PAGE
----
Trace metals are a critical part of survival for every cell; metals give structural support to proteins, catalyze reactions, facilitate electron transfer, and work as signals. Scavenging is a vital skill in environments where metal is low in abundance, like inside of a host organism. This is especially important for pathogenic bacteria that have developed complex systems to compensate for the low concentration of essential metals in their typical living conditions. A balance between having too much or too little must be delicately maintained.
That balance is very important to the pathogenicity of an infection. It’s been shown that the acquisition of metals confers virulence in animal models of bacterial infection. Mammalian hosts will start withholding metals in response to microbial infection in an effort to starve the microbe.
Scientists in Sweden at the Laboratory for Molecular Infection Medicine Sweden (MIMS) at Umeå University and colleagues have reported
the discovery of a unique acquisition method for essential metals in Staphylococcus aureus, a pathogenic bacterium. S.aureus uses a metal scavenging molecule, newly called staphylopine, to bind and mediate the transport of iron, copper, nickel, cobalt, and zinc ions.
Staphylopine is a small molecule that gets exported from the cell and captures transition metals in the extracellular space. The metals get then taken back into the cell by a special channel, where they then provide the nutrients needed for pathogenicity. Based on all of the evidence, it would seem that Staphylopine is quite a versatile metal carrier (a metallophore) that contributes significantly to staphylococcal virulence.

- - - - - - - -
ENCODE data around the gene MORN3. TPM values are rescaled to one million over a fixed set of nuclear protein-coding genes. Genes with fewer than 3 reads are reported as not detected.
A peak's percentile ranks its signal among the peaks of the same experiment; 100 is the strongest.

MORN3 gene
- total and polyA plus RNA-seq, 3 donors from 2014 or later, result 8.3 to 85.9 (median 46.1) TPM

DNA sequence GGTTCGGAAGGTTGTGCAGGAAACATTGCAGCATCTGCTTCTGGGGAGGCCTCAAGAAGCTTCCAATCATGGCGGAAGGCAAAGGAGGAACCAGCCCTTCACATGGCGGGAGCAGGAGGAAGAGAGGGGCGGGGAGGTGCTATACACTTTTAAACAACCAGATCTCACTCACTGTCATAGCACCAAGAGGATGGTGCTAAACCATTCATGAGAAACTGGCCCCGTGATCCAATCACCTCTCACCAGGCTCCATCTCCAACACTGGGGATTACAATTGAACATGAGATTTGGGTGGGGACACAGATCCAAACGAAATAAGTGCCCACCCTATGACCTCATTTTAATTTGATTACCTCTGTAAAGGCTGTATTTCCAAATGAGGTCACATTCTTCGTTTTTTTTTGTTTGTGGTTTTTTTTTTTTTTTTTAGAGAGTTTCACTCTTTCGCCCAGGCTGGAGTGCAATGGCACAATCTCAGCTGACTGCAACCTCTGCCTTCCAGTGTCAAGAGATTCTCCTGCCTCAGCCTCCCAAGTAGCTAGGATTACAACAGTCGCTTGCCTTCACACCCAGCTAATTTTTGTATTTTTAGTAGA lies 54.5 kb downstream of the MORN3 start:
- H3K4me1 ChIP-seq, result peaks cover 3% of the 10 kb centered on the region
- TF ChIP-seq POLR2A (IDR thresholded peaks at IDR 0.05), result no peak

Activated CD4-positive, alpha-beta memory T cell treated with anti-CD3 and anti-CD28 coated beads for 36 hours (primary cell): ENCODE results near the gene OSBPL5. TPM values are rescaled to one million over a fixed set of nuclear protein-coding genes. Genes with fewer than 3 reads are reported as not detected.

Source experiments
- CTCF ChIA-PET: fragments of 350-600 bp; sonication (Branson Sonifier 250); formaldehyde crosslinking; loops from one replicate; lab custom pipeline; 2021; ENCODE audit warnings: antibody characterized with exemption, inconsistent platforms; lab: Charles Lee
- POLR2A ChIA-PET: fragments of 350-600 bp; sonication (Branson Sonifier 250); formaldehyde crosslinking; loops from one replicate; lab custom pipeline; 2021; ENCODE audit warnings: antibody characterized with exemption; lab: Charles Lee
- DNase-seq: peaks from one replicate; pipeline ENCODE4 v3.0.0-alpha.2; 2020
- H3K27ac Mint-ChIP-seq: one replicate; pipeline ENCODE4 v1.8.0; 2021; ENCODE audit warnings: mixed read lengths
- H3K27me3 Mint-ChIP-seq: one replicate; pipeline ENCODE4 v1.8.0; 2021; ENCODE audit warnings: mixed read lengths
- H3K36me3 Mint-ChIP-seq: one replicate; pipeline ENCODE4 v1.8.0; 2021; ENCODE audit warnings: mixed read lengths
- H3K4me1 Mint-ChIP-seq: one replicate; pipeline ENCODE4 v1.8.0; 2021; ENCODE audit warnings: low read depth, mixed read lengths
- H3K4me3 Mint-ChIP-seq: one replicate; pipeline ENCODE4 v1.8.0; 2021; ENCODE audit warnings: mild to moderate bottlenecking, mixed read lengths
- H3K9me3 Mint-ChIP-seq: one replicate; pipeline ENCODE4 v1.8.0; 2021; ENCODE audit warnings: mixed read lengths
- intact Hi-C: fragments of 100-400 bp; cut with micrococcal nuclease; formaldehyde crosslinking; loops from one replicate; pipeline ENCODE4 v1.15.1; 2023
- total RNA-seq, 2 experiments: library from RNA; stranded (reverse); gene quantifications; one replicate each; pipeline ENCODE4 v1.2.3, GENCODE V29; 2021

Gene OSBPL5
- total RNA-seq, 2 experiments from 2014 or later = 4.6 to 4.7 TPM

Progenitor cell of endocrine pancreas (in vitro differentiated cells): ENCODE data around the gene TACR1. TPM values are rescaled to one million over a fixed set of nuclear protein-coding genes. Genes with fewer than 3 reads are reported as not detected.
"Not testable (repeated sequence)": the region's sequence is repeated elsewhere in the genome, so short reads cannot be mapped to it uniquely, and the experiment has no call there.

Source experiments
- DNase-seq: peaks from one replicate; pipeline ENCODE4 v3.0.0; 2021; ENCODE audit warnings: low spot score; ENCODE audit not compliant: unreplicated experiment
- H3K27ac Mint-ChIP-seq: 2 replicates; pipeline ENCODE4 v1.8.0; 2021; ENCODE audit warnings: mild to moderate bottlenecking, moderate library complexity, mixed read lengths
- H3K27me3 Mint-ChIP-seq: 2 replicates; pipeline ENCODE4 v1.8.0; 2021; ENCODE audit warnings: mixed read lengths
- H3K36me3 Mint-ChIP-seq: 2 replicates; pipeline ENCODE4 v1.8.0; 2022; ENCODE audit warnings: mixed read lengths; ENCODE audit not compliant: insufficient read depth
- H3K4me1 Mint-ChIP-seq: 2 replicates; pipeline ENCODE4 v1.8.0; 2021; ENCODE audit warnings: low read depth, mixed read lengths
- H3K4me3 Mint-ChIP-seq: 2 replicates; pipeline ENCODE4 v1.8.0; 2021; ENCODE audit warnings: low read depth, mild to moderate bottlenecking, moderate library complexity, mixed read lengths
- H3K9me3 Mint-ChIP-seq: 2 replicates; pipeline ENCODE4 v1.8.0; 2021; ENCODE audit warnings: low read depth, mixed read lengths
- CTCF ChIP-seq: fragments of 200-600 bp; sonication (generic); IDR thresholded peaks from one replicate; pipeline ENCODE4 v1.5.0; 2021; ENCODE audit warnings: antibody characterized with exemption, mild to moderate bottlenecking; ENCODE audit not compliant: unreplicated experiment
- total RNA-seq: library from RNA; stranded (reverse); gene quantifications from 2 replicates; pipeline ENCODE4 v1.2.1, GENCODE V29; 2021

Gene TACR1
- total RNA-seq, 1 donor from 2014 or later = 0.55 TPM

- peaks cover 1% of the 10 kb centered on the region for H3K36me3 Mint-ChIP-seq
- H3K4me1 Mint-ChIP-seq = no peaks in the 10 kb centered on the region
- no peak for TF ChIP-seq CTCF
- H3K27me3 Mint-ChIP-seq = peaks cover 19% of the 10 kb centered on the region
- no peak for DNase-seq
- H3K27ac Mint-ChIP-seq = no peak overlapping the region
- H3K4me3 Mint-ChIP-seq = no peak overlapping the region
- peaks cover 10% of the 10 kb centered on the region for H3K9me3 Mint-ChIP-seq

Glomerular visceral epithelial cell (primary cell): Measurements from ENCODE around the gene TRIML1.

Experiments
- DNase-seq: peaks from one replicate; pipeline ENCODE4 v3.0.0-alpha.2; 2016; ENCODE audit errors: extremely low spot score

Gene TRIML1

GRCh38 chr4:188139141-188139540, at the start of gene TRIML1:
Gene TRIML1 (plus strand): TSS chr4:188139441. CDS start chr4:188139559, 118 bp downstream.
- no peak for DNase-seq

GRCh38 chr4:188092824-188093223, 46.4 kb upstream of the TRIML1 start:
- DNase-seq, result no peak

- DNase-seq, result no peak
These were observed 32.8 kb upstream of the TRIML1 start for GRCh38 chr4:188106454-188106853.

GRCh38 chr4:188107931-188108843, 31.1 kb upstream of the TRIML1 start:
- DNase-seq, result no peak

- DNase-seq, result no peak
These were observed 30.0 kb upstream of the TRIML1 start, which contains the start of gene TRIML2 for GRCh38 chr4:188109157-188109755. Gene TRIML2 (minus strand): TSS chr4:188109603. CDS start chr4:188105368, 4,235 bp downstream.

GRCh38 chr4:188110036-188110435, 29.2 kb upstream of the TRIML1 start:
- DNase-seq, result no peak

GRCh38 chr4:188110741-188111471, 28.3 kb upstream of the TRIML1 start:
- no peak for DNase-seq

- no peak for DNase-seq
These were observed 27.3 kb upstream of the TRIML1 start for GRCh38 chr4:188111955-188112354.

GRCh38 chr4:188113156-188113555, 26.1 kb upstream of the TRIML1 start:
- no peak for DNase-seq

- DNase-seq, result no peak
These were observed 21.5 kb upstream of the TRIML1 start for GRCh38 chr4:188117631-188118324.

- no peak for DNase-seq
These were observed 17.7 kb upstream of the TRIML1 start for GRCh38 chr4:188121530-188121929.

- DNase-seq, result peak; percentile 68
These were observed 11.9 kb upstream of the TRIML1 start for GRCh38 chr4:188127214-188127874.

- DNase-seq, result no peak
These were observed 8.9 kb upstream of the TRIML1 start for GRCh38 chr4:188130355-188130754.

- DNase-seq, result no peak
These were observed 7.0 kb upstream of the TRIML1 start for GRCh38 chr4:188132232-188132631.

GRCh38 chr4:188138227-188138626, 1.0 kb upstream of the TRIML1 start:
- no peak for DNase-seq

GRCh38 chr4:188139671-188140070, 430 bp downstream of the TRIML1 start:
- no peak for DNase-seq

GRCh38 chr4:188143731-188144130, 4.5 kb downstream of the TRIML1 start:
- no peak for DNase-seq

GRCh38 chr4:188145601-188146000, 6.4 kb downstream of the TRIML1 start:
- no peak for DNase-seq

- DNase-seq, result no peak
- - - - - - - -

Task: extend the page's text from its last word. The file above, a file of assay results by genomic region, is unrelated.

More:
Staphylopine production is not only observed in S. aureus either. Pseudomonas aeruginosa and Yersinia pestis are just a couple of the other pathogenic bacteria in which genes like those encoding for staphylopine are found.
"Remarkably, a few years ago we found that many, taxonomically unrelated, bacteria can release high concentrations of a wide variety of D-amino acids to the environment. Therefore, D-histidine might be just one D-amino acid of many that could serve as a building block for novel staphylopine-like molecules," said Felipe Cava, of MIMS/Umeå University.
Characterizing staphylopine; figuring out how it is assembled, as well as how gets transported may now pave the way for the creation of a new strategy to fight pathogenic bacteria - targeting their need for metals.
Interestingly, staphylopine resembles nicotianamine closely. Nicotianamine is a molecule found in all plants that ensures the delivery of essential metals from where they are collected in the roots to the aerial organs. The discovery of a comparable metal scavenger in three kingdoms of life (eukaryotes, archaea and now bacteria) would indicate there may be an ancient origin for this kind of molecule.
Sources: Science - G.Ghssein et al
, Science - E. Nolan